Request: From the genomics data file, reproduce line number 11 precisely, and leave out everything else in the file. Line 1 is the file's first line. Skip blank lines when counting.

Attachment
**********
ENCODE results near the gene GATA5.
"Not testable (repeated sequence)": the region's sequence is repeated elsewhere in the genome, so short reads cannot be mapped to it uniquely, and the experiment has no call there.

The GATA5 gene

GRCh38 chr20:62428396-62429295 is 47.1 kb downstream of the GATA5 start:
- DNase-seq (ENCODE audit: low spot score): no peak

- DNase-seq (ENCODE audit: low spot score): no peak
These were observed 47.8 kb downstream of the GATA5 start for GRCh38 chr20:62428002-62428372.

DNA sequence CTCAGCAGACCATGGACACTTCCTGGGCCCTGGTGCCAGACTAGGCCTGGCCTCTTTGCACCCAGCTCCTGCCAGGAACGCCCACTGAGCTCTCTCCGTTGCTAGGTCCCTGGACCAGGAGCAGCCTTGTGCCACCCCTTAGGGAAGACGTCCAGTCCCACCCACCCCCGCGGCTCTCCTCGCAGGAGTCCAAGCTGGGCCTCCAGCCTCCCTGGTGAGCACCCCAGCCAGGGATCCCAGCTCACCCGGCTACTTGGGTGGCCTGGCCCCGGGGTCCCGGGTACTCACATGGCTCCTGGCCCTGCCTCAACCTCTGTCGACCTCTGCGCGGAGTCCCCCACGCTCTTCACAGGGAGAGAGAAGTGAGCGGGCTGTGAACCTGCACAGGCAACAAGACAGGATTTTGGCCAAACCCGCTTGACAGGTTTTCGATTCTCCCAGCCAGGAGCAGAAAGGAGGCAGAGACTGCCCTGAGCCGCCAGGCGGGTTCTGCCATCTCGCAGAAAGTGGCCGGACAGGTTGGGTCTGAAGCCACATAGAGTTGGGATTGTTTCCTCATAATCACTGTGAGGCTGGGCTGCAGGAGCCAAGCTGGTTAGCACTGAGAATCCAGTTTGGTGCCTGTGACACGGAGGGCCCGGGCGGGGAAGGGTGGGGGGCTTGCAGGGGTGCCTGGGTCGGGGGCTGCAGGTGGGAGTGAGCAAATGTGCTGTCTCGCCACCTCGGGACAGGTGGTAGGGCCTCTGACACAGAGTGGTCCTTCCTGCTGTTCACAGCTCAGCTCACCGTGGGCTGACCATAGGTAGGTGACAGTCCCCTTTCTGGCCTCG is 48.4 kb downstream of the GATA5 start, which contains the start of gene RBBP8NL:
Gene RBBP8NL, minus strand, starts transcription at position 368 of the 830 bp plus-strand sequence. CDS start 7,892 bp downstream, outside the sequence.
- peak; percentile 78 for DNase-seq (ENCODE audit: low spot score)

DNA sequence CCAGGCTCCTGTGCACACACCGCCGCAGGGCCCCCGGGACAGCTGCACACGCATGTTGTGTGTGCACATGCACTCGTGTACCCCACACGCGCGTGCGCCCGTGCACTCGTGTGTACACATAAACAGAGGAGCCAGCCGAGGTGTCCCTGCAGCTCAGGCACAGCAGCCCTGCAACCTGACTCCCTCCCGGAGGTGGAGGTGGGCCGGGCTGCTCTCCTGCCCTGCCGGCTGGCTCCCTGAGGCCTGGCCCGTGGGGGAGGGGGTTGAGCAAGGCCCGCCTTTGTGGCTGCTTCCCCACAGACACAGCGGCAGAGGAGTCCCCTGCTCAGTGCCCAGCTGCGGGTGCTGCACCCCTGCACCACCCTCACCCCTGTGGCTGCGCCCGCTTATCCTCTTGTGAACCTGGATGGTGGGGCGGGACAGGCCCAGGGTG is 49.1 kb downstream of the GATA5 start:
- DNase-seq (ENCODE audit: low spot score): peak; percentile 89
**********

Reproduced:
DNA sequence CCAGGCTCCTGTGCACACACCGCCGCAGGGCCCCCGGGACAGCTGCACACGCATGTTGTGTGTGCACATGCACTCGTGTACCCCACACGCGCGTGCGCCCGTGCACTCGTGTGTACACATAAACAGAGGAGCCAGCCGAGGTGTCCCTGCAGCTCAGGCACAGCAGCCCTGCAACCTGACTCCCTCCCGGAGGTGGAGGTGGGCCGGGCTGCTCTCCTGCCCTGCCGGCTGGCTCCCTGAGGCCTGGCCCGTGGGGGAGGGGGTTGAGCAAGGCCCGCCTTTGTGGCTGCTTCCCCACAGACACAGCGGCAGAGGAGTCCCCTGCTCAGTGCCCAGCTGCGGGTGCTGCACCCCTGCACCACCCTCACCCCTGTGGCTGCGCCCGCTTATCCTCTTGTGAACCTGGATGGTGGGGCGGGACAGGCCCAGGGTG is 49.1 kb downstream of the GATA5 start: